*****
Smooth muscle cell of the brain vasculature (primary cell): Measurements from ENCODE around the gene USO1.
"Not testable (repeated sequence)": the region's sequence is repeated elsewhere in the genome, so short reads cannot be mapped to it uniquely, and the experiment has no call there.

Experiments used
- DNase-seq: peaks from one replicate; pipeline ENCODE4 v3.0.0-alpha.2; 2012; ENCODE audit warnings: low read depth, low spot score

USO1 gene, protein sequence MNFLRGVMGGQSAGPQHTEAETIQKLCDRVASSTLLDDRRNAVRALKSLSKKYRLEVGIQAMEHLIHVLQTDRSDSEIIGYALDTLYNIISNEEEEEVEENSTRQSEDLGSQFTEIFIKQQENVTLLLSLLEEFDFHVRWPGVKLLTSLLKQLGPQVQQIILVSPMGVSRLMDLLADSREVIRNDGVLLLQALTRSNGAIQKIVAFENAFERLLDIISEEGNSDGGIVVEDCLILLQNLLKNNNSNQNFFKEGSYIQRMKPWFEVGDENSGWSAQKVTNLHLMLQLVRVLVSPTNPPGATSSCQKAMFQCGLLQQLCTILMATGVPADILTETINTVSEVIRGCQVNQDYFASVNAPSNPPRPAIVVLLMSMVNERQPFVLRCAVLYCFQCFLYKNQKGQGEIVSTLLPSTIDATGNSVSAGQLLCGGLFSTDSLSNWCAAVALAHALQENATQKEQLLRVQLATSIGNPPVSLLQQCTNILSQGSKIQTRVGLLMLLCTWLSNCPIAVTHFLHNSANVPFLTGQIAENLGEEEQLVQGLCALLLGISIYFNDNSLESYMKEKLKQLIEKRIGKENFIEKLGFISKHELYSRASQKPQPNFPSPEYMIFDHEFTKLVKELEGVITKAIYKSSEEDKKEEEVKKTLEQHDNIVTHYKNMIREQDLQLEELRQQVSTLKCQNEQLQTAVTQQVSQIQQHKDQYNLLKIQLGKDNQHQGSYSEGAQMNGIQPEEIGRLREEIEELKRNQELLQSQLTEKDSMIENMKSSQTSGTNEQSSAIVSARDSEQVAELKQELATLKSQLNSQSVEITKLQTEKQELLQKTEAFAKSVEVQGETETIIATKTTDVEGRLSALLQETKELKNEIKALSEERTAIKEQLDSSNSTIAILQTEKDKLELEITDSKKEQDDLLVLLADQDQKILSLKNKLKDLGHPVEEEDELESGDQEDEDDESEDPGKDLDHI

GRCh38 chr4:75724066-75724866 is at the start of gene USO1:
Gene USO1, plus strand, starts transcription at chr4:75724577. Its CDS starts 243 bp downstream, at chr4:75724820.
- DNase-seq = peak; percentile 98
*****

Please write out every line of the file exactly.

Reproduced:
Smooth muscle cell of the brain vasculature (primary cell): Measurements from ENCODE around the gene USO1.
"Not testable (repeated sequence)": the region's sequence is repeated elsewhere in the genome, so short reads cannot be mapped to it uniquely, and the experiment has no call there.

Experiments used
- DNase-seq: peaks from one replicate; pipeline ENCODE4 v3.0.0-alpha.2; 2012; ENCODE audit warnings: low read depth, low spot score

USO1 gene, protein sequence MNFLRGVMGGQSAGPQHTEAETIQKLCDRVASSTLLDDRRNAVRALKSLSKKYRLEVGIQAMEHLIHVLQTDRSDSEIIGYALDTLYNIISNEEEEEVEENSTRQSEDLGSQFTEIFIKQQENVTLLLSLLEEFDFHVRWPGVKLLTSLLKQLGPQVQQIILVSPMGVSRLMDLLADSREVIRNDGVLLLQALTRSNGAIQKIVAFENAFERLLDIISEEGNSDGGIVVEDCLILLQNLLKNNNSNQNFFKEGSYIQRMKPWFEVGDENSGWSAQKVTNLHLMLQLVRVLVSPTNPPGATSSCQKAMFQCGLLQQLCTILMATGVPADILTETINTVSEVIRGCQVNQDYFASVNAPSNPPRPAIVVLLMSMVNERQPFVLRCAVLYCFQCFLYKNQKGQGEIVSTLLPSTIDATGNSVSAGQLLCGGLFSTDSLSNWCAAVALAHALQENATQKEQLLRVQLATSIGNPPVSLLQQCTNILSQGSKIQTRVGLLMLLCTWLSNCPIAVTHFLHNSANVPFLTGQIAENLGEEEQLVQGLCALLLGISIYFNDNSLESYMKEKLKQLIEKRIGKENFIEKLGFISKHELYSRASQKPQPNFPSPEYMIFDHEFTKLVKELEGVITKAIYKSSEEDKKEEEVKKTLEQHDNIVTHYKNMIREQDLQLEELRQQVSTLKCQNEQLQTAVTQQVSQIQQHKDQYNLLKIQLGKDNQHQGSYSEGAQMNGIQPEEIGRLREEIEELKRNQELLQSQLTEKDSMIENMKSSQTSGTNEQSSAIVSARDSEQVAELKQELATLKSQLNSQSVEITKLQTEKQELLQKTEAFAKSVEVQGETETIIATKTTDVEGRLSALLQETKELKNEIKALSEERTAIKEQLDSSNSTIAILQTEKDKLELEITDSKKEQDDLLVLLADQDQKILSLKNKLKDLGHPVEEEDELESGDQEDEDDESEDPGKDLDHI

GRCh38 chr4:75724066-75724866 is at the start of gene USO1:
Gene USO1, plus strand, starts transcription at chr4:75724577. Its CDS starts 243 bp downstream, at chr4:75724820.
- DNase-seq = peak; percentile 98